This book – Profit First: Transform Your Business from a Cash-Eating Monster to a Money-Making Machine by Mike Michalowicz — was first introduced to me by my personal therapist. My mindset has always been "Business First!" so we had been working on how I could take better care of myself across the board: health, time, energy, and money.

Profit First flips the traditional profit formula around by proposing that “revenue - profit = expenses” (versus the traditional "revenue - expenses = profit" formula). Michalowicz suggests business owners adjust expenses (e.g. rent, the cost of practice management software, salaries for group practice clinicians) to whatever is leftover after business owners have paid themselves and after a certain amount of profit is left aside. This methodology has several benefits:

  1. It makes it easier to budget for your business and keep track of your money.
  2. It creates sustainability in the business because the profits collected can be put aside as a “rainy-day fund” to fall back on in case there’s an emergency.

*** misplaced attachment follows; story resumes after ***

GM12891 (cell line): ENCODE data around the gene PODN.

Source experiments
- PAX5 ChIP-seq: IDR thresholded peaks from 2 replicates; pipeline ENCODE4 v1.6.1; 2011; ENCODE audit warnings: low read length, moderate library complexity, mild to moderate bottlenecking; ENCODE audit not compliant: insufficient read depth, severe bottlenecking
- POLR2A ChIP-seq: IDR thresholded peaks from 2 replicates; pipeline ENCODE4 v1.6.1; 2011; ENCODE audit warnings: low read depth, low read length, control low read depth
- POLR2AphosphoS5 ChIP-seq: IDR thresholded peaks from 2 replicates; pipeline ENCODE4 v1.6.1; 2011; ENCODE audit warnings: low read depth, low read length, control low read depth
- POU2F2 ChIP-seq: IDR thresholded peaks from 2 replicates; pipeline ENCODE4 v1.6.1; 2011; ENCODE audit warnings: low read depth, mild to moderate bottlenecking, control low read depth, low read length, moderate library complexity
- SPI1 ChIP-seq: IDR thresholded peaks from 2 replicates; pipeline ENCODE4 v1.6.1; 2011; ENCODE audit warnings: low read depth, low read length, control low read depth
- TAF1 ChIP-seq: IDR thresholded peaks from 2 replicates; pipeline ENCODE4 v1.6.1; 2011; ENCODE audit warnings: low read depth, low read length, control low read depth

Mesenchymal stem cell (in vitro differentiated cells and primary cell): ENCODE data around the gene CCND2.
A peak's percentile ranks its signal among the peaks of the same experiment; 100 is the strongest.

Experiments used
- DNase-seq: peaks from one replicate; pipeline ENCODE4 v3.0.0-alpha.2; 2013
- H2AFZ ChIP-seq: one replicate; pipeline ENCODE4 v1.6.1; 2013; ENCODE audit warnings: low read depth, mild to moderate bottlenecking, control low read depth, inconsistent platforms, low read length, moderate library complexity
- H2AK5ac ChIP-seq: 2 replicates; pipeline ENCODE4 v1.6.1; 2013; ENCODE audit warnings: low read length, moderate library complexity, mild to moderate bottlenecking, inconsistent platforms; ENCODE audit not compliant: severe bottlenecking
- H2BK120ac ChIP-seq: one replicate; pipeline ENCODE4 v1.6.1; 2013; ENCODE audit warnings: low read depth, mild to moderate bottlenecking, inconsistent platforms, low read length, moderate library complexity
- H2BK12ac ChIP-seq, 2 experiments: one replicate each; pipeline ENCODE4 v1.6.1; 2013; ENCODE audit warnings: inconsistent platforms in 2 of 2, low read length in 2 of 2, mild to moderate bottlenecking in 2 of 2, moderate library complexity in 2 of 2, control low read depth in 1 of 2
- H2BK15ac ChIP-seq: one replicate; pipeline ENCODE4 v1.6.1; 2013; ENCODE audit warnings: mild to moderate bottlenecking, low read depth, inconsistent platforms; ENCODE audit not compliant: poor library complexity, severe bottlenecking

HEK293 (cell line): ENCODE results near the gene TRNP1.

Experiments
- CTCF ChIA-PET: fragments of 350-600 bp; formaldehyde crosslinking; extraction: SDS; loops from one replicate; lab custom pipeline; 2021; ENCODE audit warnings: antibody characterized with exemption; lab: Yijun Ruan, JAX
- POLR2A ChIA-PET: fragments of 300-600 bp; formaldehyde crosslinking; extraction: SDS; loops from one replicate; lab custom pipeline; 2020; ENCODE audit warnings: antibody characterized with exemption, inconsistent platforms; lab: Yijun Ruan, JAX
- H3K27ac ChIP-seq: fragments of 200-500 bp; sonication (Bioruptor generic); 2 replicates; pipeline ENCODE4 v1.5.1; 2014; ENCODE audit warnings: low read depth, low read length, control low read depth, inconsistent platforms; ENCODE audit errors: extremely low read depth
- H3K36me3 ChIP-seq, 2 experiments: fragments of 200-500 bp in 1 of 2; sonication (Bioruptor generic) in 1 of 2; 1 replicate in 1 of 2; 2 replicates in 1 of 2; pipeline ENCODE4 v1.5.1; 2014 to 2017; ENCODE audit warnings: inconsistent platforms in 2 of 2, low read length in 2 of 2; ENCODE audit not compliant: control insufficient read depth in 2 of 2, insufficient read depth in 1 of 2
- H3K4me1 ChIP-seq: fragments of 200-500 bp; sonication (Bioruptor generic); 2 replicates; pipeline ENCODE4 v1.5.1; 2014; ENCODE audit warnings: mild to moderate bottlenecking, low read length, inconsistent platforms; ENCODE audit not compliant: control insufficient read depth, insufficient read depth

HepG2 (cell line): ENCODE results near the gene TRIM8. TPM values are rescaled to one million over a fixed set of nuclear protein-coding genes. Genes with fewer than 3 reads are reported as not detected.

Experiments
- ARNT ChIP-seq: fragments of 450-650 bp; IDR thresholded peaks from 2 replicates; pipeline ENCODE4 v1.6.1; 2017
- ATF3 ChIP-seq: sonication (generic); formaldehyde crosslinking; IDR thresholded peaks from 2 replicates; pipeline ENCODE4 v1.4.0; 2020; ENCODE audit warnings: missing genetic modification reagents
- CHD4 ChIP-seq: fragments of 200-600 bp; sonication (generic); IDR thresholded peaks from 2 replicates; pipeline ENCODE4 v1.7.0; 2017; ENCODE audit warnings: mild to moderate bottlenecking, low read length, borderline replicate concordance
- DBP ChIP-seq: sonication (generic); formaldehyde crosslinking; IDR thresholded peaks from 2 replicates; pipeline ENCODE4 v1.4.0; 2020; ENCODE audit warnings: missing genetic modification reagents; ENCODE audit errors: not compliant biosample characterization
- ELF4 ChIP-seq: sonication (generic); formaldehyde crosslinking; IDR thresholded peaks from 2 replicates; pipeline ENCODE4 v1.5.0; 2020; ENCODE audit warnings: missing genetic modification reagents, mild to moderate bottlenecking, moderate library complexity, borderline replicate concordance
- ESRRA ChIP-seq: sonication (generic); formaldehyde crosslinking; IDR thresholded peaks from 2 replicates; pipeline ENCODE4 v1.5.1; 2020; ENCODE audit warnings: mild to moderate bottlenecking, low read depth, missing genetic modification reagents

3. It ensures the business owner’s needs are taken care of and helps boosts morale for the business owner – you! Even if making a profit wasn’t your main motivation for starting your private practice, getting paid for the hard work you put in isn’t just a reward, it’s a necessity. If you aren't taken care of, the business won't be sustainable.

As a bootstrapped startup (meaning we never took on outside investor funding and I started the company using my savings and side hustles), I always had to ensure business profitability from the start — that was the only way we could hire and grow! Whatever the company needed financially, I would put back and invest into its growth. But that mindset caused me to think of the company’s financial situation as my own; if the company did well, I did well — and the other way around. Now, in putting my profit first, I've been able to value my personal finances separately from the company’s, and make sure that my financial needs are being supported, too.